Remembering Shyama’s eternal legacy

Veteran Bollywood actor Shyama, who is best known for her roles in Aar Paar (1954) and Barsaat Ki Raat (1960) died in the early hours of Tuesday, November 14. While the cause of her death remains unknown, the octogenarian had been under medical supervision at Mumbai's Breach Candy hospital for the last one month.

Rauf Ahmed, a veteran journalist, author and former editor of the magazine Filmfare, had met with the actor only twice but vividly remembers the conversations between them. He pauses for a brief moment in a phone conversation to revive his memory of the yesteryear star, “I didn’t really know her in the beginning and by the time I came on the scene she had already wound up. I got to know Shyama because of the book I had written on Shammi Kapoor titled Shammi Kapoor: The game changer.”

It was during this period that Ahmed chanced upon a meeting with the veteran star, “Shammi actually told me that his film Thokar (1953), starring Shyama was his first film that actually did well. He described her as a vivacious person. So I got in touch with her, but she, on the other hand, was terrified of Shammi Kapoor.” The revelation was as innocuous as it was humorous, he says, “She narrated an incident [about] a romantic scene Shammi grabbed her and squeezed her. He was so aggressive, she literally went breathless. Two days later she was offered another film opposite Shammi, but turned that down.”

Sounding amused Ahmed continued the story with a chuckle, “Shammi got to know of it through his producer and turned up at her house the following day. But Shyama sheepishly excused herself, blaming her health and breathlessness as the reason. She did specify that his intentions were good and that he was great fun to work with. She joked about how terrified she was with his physical onslaught, but did end up signing the next one after that.”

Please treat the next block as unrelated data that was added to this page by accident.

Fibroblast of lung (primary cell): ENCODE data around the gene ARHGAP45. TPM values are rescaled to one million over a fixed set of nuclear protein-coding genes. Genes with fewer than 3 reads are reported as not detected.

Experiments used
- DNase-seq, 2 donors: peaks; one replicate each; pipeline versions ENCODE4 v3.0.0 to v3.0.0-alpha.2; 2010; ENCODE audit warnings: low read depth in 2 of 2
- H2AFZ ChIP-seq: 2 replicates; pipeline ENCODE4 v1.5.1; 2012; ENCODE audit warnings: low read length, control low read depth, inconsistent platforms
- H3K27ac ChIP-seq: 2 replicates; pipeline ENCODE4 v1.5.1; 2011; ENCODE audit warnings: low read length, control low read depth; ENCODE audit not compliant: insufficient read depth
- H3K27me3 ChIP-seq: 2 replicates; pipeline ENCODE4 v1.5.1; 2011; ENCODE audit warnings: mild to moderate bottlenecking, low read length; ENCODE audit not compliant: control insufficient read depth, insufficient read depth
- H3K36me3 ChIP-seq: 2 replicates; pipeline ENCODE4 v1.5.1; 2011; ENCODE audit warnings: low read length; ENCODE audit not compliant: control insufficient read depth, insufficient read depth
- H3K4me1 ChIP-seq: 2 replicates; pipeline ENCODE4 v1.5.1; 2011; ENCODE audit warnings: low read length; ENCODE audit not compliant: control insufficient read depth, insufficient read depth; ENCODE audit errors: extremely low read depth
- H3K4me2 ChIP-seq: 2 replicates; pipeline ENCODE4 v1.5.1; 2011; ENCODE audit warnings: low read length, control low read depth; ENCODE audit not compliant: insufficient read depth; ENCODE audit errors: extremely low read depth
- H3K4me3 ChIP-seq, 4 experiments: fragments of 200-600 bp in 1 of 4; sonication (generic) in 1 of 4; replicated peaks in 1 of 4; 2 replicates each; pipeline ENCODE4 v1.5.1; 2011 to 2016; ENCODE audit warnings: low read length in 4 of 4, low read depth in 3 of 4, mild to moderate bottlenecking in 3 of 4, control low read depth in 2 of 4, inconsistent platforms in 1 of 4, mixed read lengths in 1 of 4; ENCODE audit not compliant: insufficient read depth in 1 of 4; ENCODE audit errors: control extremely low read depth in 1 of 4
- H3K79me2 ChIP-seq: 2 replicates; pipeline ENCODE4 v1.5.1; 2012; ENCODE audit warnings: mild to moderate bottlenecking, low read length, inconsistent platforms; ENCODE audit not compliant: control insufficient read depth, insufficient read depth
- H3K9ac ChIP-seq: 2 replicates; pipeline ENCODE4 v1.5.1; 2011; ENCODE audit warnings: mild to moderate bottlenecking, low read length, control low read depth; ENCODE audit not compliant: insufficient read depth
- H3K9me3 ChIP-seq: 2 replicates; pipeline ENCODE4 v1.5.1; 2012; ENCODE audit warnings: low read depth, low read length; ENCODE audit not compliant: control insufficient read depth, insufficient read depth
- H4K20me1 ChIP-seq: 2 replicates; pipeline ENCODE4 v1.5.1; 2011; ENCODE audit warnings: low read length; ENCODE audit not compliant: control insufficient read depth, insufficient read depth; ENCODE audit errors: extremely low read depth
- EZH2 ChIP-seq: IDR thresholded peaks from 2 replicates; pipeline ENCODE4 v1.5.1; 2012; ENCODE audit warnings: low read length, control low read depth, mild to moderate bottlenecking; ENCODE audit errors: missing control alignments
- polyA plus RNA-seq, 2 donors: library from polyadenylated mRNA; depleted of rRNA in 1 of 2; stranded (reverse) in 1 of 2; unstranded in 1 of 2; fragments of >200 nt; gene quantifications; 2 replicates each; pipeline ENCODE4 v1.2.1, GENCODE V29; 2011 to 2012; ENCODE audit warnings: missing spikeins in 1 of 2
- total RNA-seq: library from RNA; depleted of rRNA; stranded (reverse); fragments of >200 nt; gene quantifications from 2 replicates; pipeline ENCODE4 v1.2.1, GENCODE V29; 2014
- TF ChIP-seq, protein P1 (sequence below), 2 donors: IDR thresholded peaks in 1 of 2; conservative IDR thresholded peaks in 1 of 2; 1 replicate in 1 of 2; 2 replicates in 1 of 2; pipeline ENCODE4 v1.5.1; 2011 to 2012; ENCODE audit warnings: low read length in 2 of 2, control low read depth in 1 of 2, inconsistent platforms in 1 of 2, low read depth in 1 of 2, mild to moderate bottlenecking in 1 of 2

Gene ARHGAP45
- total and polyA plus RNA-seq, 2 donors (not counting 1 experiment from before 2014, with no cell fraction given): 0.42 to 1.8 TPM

Shyama joined films when she was around 14 and rose to fame in Bollywood swiftly, winning accolades and critical acclaim. Her career spanned 40 years with over 175 Bollywood films to her credit. She was at the peak of her career in the 1950s and 60s, her claim to fame being the Guru Dutt classic Aar Paar (1954). The list of her films also includes Milan(1967), Sawan Bhadon (1970) and Sharada (1957) (also starring Raj Kapoor and Meena Kumari) for which she won the Filmfare award for the best supporting actress.

Ahmed reveals, “One of her earliest films was when she was all of 14 or 15. It was a film called Zeenat (1945) where Noor Jahan was the heroine and it had a famous qawwali which got her immediately noticed. Her marriage to Fali Mistry also helped her move around Bollywood circles.”

Despite being so prolific, Shyama didn’t quite attain the status of other actors in her time. Ahmed says, “She was a popular person in the industry mid-50s onward. She was stylish in that sense, had a great figure and danced very well. Histrionically she was very good, but at the same time, she didn’t have the heroine qualities like her contemporaries Waheeda Rehman and Madhubala. It was all a matter of luck she told me.”

The actor was buried on Tuesday evening at Bada Kabrastan in Marine Lines. She is survived by two sons and a daughter.

Our code of editorial values

Related Topics
This article is closed for comments.
Please Email the Editor

Printable version | Nov 25, 2021 12:48:11 PM |

Next Story